Achieve goes up in smoke

Achieve Life Sciences gets a reality check despite largely positive smoking cessation data.

What looked on the face of it like decent mid-stage data from Achieve Life Sciences were not enough to stop the company’s stock sinking for a second day. Shares opened 10% lower this morning, after sinking 25% yesterday.

The company believes that its smoking cessation candidate cytisinicline has shown enough promise to justify going into phase III. But worries about the project’s patentability, Achieve’s capital structure and the company’s cash position probably all contributed to the selloff.

Some investors also questioned a high placebo response seen in the phase II Orca-1 trial, which tested four dosing regimens of cytisinicline: declining titration schedules starting at 1.5mg and 3mg, and 1.5mg and 3mg three times per day.

The primary endpoint was patients’ self-reported reduction in daily smoking. Over the 25-day treatment period and across all four dosing arms patients on cytisinicline reported a 74-80% median reduction in the number of cigarettes smoked, compared with a 62% drop in the placebo arms.

The high number with placebo might be explained by the self-reported nature of this endpoint, which could be open to abuse. The trial also looked at expired carbon monoxide, a biochemical measure of smoking activity and therefore a more objective endpoint; across the groups this declined by a median of 71-80% with cytisinicline, versus 38% with placebo.

The discrepancy between the two sets of results suggests a relative under-reporting of cigarettes smoked by patients in the placebo group, according to Achieve.

3mg three times daily

On the primary endpoint, only three of the four dosing arms met statistical significance, but this might not matter: Achieve plans to take forward just one of the successful doses, 3mg three-times daily, which it said was the “clear winner” in terms of performance.

The company will discuss the Orca-1 data with the US FDA in the next few weeks, and hopes to start its phase III programme in the second half of 2019. This will comprise two trials, the sizes of which are still to be determined. They had originally been set to enrol up to 2,300 patients in total, but Achieve said on a conference call yesterday that it might revise statistical powering assumptions based on the latest data.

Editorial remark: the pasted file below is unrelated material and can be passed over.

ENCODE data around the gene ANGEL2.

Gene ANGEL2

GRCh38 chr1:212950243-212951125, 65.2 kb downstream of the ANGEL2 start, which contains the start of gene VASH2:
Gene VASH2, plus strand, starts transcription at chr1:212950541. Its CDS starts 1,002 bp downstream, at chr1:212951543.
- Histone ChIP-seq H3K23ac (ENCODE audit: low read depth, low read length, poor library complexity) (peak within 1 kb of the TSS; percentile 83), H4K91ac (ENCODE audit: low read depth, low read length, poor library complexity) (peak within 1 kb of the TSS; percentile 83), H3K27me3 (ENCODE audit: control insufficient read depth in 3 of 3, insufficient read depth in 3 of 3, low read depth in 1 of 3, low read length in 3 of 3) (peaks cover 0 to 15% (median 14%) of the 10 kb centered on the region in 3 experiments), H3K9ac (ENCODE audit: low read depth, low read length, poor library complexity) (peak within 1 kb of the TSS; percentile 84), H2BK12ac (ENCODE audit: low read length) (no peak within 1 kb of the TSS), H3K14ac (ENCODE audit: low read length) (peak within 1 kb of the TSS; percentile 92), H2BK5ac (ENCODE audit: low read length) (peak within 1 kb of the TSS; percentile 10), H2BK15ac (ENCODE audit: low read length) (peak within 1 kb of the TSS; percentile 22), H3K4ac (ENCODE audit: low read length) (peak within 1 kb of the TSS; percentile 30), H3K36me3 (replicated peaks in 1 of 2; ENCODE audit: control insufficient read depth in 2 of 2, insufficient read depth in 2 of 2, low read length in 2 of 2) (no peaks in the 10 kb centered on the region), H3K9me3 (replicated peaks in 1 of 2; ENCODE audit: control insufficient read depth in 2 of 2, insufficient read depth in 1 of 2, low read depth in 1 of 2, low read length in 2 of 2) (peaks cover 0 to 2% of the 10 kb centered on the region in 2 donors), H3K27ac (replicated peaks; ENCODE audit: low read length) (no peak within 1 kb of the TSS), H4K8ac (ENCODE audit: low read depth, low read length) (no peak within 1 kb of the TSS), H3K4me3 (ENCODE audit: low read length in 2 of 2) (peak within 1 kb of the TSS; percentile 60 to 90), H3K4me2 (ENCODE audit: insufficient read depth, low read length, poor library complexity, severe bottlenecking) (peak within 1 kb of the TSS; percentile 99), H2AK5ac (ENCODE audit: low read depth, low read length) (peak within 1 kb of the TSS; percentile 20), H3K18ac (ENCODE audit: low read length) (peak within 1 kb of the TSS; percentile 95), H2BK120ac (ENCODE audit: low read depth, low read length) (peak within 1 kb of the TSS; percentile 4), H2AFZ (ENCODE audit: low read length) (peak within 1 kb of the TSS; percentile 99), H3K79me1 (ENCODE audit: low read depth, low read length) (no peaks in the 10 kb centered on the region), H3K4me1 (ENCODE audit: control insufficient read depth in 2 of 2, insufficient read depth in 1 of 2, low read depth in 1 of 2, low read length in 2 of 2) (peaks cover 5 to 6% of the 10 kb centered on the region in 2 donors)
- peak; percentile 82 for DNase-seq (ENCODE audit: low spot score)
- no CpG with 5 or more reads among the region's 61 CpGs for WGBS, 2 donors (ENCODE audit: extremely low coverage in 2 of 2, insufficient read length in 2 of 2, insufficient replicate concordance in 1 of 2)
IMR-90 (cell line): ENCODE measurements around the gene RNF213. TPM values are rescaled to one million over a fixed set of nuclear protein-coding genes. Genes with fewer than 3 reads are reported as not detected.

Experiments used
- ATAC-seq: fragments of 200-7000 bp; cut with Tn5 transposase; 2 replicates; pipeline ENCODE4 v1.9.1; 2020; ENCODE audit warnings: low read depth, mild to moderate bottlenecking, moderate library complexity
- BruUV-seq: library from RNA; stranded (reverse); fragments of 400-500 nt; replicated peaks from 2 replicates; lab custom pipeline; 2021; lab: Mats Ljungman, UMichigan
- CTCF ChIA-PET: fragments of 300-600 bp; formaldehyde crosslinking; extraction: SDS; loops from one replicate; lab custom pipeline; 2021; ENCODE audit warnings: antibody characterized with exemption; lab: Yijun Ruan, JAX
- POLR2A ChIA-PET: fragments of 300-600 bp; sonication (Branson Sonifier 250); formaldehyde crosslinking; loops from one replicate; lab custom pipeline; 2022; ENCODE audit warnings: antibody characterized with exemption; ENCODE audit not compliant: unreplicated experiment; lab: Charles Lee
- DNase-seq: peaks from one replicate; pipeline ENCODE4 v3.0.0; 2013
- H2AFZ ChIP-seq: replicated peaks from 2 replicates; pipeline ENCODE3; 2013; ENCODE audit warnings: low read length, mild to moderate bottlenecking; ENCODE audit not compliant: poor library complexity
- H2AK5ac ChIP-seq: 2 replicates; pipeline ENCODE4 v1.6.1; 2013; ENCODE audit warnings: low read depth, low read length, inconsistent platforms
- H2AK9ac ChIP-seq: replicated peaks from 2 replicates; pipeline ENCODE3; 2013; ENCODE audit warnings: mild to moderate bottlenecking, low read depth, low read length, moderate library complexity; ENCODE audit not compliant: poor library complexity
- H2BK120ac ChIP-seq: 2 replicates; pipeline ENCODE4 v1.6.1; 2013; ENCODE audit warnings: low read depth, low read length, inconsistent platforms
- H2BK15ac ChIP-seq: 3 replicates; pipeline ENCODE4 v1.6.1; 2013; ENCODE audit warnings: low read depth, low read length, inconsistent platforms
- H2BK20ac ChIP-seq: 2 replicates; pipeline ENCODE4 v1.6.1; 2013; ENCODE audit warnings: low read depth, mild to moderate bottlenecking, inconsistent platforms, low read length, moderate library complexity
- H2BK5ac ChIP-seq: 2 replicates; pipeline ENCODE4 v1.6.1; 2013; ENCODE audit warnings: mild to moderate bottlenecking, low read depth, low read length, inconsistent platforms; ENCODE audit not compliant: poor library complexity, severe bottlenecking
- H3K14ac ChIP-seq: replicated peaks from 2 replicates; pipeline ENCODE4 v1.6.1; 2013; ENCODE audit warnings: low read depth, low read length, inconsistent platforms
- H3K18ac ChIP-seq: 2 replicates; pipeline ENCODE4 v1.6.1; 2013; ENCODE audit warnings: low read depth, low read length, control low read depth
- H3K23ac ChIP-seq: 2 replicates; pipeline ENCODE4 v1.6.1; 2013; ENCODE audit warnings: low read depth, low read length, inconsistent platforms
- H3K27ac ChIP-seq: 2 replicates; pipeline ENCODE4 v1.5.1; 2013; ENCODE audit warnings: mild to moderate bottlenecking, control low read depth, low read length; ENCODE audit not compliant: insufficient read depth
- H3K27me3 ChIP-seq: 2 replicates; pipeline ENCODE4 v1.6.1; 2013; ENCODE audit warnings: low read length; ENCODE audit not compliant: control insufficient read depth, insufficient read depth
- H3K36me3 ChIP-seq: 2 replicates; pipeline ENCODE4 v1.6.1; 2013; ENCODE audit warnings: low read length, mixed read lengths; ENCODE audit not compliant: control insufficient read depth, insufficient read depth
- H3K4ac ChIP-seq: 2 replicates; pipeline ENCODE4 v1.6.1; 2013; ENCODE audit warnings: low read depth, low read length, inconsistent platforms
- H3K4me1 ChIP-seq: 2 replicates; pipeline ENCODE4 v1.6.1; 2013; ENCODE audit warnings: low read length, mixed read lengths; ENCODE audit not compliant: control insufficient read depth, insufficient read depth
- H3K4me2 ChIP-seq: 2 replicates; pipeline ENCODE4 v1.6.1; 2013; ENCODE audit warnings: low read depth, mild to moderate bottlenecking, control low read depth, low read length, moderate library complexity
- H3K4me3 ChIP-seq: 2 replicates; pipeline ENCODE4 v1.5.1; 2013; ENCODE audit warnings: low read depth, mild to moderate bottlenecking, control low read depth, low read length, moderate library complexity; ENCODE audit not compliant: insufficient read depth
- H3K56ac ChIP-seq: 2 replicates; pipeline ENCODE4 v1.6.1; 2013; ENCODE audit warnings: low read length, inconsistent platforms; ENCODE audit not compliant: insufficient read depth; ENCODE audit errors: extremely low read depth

The primary outcome in phase III will be the continuous abstinence rate over 5-8 weeks, confirmed by expired carbon monoxide levels – this is the endpoint preferred by regulators, according to Achieve.

On this measure the 3mg three-times-daily dose showed 30% of patients abstaining, versus 8% in those receiving placebo, with a p value of 0.005. Achieve’s chief executive, Rick Stewart, claimed that the study had not been designed to show this level of smoking abstinence.

Still, these results make cytisinicline look slightly less efficacious than an approved anti-smoking drug, Pfizer's Chantix, which according to its label has shown continuous abstinence rates through 9-12 weeks of 40-51% – although the usual caution about cross-trial comparisons applies.

And Chantix has its own issues, having been linked with suicidal ideation. Adverse events with cytisinicline looked more benign, with the most common being abnormal dreams, insomnia, upper respiratory tract infections and nausea, all seen in 6% of patients in the 3mg three-times-daily arm.

The hope is that cytisinicline, an alkaloid produced from the seeds of the laburnum plant, could be safer than Chantix, which was still a $1bn drug last year despite its side effects.

Patent questions

But Chantix is set to come off patent next year, which could eat into cytisinicline’s potential market. And Achieve has intellectual property issues itself: being a natural product, cytisinicline is not eligible for a composition-of-matter patent.

Achieve is trying to get around this, and was recently granted a patent covering a novel salt form of cytisinicline. The company has also pointed out that it would receive five years’ data exclusivity protection on FDA approval, while an EU green light would secure 10 years.

Cytisinicline has long been available in eastern Europe, at the 1.5mg downward titration dose, where it is also known as Tabex, but Achieve plans to pursue approval in the EU. It hopes that the 3mg three-times-daily dose could differentiate its product.

Other worries for the company include its capital structure. A high number of outstanding warrants leaves current shareholders at risk of being diluted.

If Achieve can get cytisinicline approved it might address a huge market: there are nearly 40 million smokers in the US and over a billion worldwide. Whether the company can get this far is another matter. The group had just $13.9m at the end of March, which will not be enough to fund its phase III trials.

Achieve has said it is looking for a partner; it will have to hope the Orca-1 data are enough to tempt a suitor, as a fundraising looks out of the question for now.

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